Note that margprev estimates a single marginal prevalence, and does not compare 2 marginal prevalences using differences or ratios. Users who need to estimate differences between scenario proportions (population attributable risks) should use regpar. Users who need to estimate ratios between scenario proportions (population unattributable fractions) should use either punaf (for cohort or cross-sectional study data) or punafcc (for case-control or survival study data). Users who need to estimate general marginal means for general non-negative outcomes, instead of marginal prevalences for outcomes bounded between 0 and 1, should probably use marglmean. The packages marglmean, regpar, punaf and punafcc are downloadable from SSC.

Examples

The following examples use the dataset lbw.dta, provided by Hosmer and Lemeshow (1988) and used in [R] logistic and distributed by Stata Press. This dataset has 1 observation for each of a sample of pregnancies, and data on the birth weight of the baby and on a list of predictive variables, which might be assumed to be causal by some scientists.

Setup

. use http://www.stata-press.com/data/r11/lbw.dta, clear . describe

The following example estimates marginal prevalences of low birth weight under the existing scenario and under a fantasy scenario where no mothers smoke.

. logit low i.race i.smoke, or robust . margprev . margprev, at(smoke=0)

The following example demonstrates the use of margprev with the parmest package, downloadable from SSC. The marginal prevalence of low birth weight is estimated using margprev (with the post option), and saved (in its logit-transformed version), using parmest, in a dataset in memory, overwriting the original dataset, with 1 observation for the 1 transformed parameter, named "Scenario_1", and data on the estimate, confidence limits, P-value, and other parameter attributes. We then use replace to replace the symmetric confidence interval for the transformed parameter with an asymmetric confidence interval for the untransformed parameter, and describe and list the new dataset.

. logit low i.race i.smoke, or robust . margprev, eform post . parmest, norestore . foreach Y of var estimate min* max* { . replace `Y'=invlogit(`Y') . } . describe . list

Saved results

margprev saves the following in r():

Scalars r(rank) rank of r(V) r(N) number of observations r(N_sub) subpopulation observations r(N_clust) number of clusters r(N_psu) number of samples PSUs, survey data only r(N_strata) number of strata, survey data only r(df_r) variance degrees of freedom, survey data only r(N_poststrata) number of post strata, survey data only r(k_margins) number of terms in marginlist r(k_by) number of subpopulations r(k_at) number of at() options (always 1) r(level) confidence level of confidence intervals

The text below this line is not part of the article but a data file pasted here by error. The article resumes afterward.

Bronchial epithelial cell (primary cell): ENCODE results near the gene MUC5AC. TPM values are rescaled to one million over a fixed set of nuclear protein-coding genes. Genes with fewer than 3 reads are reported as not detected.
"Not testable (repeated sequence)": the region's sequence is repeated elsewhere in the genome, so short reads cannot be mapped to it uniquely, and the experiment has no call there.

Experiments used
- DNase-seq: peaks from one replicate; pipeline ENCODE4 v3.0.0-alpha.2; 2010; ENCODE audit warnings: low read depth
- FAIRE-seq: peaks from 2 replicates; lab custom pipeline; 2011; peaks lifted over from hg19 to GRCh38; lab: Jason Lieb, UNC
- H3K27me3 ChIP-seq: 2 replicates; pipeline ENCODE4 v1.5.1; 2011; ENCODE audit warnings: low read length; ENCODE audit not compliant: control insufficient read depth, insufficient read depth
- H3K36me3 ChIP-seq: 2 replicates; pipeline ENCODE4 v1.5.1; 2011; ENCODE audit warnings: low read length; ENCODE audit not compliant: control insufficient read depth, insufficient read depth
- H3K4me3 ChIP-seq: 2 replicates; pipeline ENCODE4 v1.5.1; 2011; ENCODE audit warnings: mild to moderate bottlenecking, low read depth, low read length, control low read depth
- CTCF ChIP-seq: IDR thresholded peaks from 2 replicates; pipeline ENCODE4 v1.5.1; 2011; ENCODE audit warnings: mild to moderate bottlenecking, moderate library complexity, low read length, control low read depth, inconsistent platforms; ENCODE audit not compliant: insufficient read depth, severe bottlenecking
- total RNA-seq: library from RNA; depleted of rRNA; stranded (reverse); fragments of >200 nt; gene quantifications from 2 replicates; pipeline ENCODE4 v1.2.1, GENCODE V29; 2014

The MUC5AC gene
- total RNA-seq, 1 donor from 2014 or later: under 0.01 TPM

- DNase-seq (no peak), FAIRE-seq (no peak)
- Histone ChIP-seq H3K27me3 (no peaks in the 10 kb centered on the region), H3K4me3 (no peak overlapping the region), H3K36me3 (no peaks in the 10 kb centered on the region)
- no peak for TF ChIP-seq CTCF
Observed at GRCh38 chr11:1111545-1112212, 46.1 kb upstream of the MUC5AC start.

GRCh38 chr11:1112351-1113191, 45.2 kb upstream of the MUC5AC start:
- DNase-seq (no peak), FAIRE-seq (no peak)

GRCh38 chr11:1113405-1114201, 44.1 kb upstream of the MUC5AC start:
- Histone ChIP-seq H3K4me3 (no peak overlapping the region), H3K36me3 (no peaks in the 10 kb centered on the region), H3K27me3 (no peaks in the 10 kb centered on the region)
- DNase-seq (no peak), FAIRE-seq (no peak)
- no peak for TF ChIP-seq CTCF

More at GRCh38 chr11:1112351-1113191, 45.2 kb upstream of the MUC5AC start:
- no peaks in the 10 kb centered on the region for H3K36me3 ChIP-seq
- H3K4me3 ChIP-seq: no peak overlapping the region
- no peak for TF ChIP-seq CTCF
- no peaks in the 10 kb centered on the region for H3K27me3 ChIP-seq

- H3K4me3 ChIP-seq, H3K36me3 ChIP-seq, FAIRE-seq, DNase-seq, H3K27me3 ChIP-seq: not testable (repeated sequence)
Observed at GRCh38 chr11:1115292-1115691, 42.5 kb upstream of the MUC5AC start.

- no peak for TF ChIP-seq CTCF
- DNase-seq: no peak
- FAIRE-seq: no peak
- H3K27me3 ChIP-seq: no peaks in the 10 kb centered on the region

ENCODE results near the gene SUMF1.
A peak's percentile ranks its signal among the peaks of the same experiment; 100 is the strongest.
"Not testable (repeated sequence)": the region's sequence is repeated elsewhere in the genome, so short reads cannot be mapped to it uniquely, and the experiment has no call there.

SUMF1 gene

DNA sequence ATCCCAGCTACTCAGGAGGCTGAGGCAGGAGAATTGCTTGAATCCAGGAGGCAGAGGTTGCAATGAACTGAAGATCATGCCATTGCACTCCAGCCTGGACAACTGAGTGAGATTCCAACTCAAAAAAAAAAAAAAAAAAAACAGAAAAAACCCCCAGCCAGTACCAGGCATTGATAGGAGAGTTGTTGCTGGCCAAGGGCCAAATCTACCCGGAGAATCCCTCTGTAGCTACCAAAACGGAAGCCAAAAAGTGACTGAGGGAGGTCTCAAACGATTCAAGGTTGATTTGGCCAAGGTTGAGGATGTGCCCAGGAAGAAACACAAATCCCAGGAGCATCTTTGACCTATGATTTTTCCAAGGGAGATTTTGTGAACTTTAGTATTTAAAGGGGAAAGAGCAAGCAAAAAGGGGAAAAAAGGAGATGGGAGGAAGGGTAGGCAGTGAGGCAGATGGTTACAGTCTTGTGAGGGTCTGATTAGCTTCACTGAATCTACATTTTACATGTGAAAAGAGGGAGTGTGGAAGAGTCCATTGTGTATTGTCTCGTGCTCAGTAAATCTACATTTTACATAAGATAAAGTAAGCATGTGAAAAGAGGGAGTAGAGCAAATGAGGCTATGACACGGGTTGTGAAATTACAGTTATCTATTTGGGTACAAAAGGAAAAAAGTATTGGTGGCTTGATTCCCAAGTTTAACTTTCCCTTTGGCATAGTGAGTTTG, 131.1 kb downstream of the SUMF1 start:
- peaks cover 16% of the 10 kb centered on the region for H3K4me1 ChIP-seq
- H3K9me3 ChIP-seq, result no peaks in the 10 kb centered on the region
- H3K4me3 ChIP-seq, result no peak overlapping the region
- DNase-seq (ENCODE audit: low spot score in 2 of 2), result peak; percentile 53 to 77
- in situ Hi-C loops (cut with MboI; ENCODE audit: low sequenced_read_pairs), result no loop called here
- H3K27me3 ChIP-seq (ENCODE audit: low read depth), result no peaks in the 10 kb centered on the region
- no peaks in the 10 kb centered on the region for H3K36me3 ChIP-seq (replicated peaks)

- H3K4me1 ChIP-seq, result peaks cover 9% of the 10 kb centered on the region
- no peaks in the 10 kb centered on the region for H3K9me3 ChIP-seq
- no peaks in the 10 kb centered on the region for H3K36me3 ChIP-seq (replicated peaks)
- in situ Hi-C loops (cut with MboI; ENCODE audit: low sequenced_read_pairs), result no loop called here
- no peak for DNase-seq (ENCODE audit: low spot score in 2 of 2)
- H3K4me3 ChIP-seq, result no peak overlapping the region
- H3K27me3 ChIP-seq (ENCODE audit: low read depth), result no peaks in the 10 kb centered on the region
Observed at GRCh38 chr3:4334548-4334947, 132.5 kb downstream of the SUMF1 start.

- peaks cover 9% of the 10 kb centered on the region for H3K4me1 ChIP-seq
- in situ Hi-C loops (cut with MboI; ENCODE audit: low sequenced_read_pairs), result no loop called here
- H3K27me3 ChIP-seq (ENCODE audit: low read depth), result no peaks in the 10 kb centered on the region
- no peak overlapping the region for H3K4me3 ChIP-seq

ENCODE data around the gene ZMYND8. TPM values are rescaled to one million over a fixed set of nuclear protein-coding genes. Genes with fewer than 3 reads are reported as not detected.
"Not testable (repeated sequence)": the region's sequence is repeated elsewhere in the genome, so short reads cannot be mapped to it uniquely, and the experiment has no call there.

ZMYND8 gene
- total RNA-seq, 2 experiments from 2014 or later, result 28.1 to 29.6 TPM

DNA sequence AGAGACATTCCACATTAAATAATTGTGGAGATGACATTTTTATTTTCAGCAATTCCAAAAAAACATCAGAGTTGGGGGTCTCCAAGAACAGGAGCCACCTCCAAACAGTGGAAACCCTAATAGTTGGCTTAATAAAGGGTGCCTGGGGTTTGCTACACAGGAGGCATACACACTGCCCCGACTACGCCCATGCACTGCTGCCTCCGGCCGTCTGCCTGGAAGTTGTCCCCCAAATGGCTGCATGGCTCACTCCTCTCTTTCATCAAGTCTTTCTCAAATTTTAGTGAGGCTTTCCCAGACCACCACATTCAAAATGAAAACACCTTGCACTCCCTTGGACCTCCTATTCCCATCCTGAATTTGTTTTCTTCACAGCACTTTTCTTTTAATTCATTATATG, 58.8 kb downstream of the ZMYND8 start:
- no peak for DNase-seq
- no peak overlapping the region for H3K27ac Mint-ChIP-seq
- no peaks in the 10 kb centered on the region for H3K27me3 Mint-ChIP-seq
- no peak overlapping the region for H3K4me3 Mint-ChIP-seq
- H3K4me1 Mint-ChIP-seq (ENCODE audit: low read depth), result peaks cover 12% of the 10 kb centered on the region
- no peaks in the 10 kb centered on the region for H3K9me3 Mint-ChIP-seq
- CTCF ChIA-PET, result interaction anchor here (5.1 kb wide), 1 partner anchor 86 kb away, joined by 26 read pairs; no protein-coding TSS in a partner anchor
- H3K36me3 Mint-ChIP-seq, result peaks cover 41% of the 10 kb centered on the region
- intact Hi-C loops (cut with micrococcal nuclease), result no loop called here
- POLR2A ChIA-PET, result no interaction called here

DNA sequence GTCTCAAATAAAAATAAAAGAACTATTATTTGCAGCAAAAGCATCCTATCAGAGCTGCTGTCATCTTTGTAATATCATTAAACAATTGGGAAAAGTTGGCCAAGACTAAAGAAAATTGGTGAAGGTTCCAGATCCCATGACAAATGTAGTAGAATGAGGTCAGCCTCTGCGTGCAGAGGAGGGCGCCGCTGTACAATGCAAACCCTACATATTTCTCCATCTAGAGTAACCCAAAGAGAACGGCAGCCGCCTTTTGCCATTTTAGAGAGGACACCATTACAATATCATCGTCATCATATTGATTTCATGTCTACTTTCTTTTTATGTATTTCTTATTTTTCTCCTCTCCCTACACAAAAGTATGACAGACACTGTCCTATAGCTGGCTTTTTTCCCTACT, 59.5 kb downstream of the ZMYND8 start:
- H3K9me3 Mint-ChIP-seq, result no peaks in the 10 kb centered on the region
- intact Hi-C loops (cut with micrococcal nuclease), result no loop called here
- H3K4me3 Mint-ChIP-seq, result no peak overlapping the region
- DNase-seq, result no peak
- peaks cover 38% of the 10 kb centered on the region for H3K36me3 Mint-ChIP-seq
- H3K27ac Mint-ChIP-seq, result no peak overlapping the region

Macros r(atspec) atspec() option

Matrices r(cimat) row vector containing estimates and confidence limits for the untransformed marginal prevalence r(b) vector of the logit of the marginal prevalence r(V) estimated variance-covariance matrix of the logit of the marginal prevalence

If post is specified, margprev also saves the following in e():

Scalars e(rank) rank of e(V) e(N) number of observations e(N_sub) subpopulation observations e(N_clust) number of clusters e(N_psu) number of samples PSUs, survey data only e(N_strata) number of strata, survey data only e(df_r) variance degrees of freedom, survey data only e(N_poststrata) number of post strata, survey data only e(k_margins) number of terms in marginlist e(k_by) number of subpopulations e(k_at) number of at() options (always 1)

Macros e(cmd) margprev e(predict) program used to implement predict e(atspec) atspec() option e(properties) b V

Matrices e(b) vector of the logit of the marginal prevalence e(V) estimated variance-covariance matrix of the logit of the marginal prevalence e(V_srs) simple-random-sampling-without-replacement (co)variance hat V_srswor, if svy e(V_srswr) simple-random-sampling-with-replacement (co)variance hat V_srswr, if svy and fpc() e(V_msp) misspecification (co)variance hat V_msp, if svy and available

Functions e(sample) marks estimation sample

Author

Roger Newson, National Heart and Lung Institute, Imperial College London, UK. Email: r.newson@imperial.ac.uk

References

Hosmer Jr., D. W., S. Lemeshow, and J. Klar. 1988. Goodness-of-fit testing for the logistic regression model when the estimated probabilities are small. Biometrical Journal 30: 911924.

Lane, P. W., and J. A. Nelder. 1982. Analysis of covariance and standardization as instances of prediction. Biometrics 38: 613621.

Also see

Manual: [R] margins, [R] nlcom, [R] logistic, [R] logit, [R] probit, [R] glm

Help: [R] margins, [R] nlcom, [R] logistic, [R] logit, [R] probit, [R] glm marglmean, regpar, punaf, punafcc, parmest if installed